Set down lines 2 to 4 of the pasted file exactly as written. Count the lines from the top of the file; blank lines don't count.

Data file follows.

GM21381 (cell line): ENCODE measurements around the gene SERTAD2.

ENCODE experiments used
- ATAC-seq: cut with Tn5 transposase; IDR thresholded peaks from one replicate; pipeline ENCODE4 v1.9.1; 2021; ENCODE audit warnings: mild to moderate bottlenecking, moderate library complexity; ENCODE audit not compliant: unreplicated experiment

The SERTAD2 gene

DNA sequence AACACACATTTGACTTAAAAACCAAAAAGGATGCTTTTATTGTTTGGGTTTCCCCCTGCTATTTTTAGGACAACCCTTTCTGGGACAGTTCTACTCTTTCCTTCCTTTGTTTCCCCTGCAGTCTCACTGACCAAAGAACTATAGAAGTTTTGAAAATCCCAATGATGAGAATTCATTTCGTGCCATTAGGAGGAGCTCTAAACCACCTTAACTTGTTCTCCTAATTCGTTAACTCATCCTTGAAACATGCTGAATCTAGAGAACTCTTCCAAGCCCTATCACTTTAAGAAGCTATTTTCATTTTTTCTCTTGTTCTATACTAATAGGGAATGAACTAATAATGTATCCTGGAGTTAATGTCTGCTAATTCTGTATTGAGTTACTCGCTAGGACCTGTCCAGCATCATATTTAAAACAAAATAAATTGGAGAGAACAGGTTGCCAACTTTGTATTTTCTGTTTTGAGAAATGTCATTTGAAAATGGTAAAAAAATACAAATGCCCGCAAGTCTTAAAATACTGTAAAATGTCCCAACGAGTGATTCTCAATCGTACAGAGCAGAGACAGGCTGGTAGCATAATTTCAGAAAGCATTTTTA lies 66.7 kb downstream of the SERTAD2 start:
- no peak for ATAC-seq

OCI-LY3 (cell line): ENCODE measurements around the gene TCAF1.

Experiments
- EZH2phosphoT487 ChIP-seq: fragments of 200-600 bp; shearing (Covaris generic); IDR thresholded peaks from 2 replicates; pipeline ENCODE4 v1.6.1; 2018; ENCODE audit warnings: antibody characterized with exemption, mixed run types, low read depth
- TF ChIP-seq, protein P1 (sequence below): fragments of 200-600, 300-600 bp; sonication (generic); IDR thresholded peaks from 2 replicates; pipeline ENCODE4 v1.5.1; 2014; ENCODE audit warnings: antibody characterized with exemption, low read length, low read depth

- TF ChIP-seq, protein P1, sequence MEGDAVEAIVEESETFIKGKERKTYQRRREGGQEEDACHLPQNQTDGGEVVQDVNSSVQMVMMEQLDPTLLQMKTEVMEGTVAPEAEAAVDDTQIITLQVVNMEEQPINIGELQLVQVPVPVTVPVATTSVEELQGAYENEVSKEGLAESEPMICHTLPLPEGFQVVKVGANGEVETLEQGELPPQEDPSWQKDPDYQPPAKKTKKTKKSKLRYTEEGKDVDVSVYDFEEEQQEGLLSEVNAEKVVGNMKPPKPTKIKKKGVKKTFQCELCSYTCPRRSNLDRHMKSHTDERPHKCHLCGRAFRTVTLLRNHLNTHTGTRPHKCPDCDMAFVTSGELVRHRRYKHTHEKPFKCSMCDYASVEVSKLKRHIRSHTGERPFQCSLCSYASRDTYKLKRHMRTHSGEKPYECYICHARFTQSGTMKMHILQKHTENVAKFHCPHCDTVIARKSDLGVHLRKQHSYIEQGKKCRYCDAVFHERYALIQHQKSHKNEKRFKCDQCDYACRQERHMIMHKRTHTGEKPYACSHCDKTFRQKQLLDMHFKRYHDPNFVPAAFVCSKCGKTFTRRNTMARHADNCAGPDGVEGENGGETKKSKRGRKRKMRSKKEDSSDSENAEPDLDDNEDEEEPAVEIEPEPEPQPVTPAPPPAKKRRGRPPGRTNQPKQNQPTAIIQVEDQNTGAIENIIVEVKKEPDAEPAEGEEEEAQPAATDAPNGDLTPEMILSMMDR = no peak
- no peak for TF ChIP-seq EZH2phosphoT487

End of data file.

ENCODE experiments used
- ATAC-seq: cut with Tn5 transposase; IDR thresholded peaks from one replicate; pipeline ENCODE4 v1.9.1; 2021; ENCODE audit warnings: mild to moderate bottlenecking, moderate library complexity; ENCODE audit not compliant: unreplicated experiment

The SERTAD2 gene